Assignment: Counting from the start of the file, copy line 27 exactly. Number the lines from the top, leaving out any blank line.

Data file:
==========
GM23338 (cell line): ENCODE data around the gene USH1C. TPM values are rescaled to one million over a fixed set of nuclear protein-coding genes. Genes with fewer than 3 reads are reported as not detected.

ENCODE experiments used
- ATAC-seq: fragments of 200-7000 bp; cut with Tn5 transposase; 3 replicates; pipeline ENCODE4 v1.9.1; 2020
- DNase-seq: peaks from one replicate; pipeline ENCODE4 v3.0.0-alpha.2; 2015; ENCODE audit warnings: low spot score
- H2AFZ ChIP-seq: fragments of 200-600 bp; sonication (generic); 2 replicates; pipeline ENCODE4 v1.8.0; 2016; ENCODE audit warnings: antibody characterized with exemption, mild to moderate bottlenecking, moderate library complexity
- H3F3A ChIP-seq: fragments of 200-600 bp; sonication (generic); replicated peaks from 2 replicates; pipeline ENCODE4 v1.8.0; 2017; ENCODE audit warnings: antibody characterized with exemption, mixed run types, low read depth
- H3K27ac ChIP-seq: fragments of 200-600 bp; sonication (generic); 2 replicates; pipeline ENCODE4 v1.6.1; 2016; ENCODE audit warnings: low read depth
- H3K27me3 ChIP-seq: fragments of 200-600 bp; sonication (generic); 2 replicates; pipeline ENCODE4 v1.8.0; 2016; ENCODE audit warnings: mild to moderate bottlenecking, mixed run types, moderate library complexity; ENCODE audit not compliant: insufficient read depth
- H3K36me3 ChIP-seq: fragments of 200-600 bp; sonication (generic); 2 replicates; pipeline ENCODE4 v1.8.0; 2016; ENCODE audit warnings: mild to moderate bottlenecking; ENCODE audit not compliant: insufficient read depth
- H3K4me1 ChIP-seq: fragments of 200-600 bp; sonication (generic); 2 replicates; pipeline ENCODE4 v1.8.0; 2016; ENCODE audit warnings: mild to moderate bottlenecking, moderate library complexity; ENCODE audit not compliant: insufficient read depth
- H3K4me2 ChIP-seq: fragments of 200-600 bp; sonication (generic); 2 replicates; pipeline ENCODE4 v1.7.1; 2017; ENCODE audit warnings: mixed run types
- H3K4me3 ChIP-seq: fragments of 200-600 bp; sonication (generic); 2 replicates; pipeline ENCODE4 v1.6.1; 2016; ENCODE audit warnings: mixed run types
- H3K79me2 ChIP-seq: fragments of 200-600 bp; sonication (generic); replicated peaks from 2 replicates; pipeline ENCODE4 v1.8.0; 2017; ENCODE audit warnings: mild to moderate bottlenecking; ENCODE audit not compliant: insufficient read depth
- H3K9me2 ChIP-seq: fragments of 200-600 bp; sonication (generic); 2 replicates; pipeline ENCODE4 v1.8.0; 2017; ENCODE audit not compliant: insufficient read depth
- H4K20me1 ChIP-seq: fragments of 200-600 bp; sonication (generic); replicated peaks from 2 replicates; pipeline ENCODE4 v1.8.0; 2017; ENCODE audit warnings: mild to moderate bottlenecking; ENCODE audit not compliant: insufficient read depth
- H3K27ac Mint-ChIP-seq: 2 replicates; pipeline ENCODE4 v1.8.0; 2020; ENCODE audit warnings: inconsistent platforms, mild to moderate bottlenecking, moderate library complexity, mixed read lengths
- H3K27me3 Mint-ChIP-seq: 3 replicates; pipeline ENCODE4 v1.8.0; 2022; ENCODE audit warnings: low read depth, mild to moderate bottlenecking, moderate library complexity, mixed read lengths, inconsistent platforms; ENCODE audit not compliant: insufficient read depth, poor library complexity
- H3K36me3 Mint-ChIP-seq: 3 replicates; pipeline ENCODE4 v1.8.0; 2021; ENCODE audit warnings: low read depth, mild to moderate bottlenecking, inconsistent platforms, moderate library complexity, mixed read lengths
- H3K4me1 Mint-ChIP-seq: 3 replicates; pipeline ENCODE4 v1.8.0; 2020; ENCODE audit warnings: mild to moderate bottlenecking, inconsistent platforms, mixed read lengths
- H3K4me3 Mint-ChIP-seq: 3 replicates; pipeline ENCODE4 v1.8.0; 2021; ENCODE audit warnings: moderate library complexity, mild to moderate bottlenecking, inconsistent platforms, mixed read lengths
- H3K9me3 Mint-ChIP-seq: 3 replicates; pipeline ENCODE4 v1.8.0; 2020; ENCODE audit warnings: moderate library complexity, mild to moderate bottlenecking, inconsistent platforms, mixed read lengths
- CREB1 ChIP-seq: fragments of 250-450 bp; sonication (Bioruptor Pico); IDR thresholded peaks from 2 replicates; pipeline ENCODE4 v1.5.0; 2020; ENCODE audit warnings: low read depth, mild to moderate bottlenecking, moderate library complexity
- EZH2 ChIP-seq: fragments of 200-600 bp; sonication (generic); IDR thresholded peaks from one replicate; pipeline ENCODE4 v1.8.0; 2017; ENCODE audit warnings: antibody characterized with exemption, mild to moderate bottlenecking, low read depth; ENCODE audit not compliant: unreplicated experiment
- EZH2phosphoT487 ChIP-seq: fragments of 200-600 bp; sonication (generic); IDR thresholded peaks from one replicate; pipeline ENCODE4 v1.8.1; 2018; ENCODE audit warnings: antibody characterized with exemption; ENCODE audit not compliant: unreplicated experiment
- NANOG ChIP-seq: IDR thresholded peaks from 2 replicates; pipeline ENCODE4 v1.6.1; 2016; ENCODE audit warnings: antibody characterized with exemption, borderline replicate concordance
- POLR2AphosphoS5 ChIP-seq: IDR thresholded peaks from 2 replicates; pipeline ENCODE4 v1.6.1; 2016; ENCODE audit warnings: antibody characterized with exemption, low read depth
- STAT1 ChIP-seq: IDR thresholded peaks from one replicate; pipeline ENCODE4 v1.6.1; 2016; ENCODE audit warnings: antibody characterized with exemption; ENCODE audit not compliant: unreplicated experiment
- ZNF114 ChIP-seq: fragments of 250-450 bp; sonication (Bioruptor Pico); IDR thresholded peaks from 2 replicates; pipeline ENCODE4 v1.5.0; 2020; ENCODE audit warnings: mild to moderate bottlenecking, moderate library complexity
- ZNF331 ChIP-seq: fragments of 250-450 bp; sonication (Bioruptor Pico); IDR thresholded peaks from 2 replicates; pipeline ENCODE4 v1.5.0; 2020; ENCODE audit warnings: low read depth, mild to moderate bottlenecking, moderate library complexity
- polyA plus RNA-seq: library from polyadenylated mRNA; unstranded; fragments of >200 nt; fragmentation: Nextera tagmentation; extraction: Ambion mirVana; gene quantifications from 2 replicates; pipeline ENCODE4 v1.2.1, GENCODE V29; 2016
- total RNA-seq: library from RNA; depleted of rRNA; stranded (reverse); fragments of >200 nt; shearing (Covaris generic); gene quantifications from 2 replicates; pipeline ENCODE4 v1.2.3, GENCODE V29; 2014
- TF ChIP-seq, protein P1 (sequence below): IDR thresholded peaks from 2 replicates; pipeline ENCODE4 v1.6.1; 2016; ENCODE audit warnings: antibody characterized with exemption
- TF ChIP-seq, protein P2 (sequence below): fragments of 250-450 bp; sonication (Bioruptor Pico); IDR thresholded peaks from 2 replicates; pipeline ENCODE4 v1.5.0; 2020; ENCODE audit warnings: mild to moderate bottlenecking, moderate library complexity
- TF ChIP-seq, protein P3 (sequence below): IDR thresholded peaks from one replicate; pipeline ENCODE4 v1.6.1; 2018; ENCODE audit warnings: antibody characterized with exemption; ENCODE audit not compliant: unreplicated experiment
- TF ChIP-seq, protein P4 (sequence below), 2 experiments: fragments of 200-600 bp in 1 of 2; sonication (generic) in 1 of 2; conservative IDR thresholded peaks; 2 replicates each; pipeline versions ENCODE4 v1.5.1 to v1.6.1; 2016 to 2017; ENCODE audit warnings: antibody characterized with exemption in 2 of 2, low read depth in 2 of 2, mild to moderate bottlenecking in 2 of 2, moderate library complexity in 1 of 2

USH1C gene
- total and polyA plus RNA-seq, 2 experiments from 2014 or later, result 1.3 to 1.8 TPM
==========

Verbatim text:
- STAT1 ChIP-seq: IDR thresholded peaks from one replicate; pipeline ENCODE4 v1.6.1; 2016; ENCODE audit warnings: antibody characterized with exemption; ENCODE audit not compliant: unreplicated experiment